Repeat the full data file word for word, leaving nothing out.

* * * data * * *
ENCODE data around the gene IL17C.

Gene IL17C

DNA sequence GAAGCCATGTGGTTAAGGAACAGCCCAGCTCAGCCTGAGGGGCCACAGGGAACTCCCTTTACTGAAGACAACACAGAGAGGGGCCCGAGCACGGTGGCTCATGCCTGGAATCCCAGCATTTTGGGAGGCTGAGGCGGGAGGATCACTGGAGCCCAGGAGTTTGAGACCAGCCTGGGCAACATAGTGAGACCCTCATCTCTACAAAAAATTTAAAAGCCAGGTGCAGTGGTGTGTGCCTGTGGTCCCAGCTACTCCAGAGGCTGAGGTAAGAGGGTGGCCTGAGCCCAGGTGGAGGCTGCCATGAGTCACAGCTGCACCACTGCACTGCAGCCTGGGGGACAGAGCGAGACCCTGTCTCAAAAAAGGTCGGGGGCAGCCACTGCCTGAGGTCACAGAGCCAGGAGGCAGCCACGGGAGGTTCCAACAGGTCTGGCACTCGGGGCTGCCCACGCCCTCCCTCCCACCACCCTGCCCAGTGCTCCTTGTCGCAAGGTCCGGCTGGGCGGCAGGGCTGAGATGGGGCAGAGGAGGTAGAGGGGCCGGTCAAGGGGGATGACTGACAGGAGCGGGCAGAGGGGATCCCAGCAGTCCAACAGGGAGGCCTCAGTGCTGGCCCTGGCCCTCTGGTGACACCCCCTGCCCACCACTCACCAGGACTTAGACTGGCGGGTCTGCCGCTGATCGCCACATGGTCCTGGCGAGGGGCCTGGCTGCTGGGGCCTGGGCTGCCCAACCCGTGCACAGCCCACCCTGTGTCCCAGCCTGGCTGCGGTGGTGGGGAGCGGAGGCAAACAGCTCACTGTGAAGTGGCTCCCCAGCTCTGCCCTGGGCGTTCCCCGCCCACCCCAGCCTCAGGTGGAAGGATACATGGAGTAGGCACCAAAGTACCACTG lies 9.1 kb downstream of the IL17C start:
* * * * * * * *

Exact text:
ENCODE data around the gene IL17C.

Gene IL17C

DNA sequence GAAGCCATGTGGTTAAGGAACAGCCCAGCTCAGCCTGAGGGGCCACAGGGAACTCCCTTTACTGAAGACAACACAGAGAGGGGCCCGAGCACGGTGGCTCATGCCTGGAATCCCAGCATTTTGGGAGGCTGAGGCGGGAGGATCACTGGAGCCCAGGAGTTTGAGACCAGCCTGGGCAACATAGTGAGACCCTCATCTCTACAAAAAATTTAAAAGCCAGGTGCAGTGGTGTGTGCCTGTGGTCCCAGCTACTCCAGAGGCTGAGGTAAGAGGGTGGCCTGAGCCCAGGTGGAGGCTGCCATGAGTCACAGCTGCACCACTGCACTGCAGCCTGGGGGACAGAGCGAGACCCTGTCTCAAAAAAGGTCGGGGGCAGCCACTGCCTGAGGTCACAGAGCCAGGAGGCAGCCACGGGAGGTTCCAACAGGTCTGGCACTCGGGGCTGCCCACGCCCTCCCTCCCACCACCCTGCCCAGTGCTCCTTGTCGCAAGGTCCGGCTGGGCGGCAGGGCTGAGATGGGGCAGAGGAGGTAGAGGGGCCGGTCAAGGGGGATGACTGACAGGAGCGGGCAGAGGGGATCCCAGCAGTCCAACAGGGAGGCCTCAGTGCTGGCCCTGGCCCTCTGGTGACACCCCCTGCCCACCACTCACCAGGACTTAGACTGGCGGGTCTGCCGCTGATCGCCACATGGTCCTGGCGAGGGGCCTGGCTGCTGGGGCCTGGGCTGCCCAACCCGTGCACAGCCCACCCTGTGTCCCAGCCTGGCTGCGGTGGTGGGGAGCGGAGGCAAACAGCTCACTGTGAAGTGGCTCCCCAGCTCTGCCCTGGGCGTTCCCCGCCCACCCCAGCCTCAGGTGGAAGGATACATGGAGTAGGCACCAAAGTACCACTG lies 9.1 kb downstream of the IL17C start: